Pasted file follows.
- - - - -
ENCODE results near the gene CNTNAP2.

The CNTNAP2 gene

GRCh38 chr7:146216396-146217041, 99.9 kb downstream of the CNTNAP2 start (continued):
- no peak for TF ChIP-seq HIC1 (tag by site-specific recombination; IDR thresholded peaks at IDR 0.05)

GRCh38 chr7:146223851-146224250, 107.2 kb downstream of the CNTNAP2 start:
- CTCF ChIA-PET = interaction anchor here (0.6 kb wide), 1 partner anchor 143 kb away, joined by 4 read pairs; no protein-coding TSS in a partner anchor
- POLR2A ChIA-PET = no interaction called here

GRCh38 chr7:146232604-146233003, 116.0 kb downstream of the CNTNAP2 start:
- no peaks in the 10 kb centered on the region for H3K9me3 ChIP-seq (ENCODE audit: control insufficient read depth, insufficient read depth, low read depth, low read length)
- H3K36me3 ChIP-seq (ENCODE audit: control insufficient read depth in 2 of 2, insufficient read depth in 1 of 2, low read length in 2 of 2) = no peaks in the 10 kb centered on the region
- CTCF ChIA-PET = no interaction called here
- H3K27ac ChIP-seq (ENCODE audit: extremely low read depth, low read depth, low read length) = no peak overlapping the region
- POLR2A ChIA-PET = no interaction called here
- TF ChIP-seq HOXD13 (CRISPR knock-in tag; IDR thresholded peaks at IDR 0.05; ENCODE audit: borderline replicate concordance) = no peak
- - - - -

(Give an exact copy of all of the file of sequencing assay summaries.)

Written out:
ENCODE results near the gene CNTNAP2.

The CNTNAP2 gene

GRCh38 chr7:146216396-146217041, 99.9 kb downstream of the CNTNAP2 start (continued):
- no peak for TF ChIP-seq HIC1 (tag by site-specific recombination; IDR thresholded peaks at IDR 0.05)

GRCh38 chr7:146223851-146224250, 107.2 kb downstream of the CNTNAP2 start:
- CTCF ChIA-PET = interaction anchor here (0.6 kb wide), 1 partner anchor 143 kb away, joined by 4 read pairs; no protein-coding TSS in a partner anchor
- POLR2A ChIA-PET = no interaction called here

GRCh38 chr7:146232604-146233003, 116.0 kb downstream of the CNTNAP2 start:
- no peaks in the 10 kb centered on the region for H3K9me3 ChIP-seq (ENCODE audit: control insufficient read depth, insufficient read depth, low read depth, low read length)
- H3K36me3 ChIP-seq (ENCODE audit: control insufficient read depth in 2 of 2, insufficient read depth in 1 of 2, low read length in 2 of 2) = no peaks in the 10 kb centered on the region
- CTCF ChIA-PET = no interaction called here
- H3K27ac ChIP-seq (ENCODE audit: extremely low read depth, low read depth, low read length) = no peak overlapping the region
- POLR2A ChIA-PET = no interaction called here
- TF ChIP-seq HOXD13 (CRISPR knock-in tag; IDR thresholded peaks at IDR 0.05; ENCODE audit: borderline replicate concordance) = no peak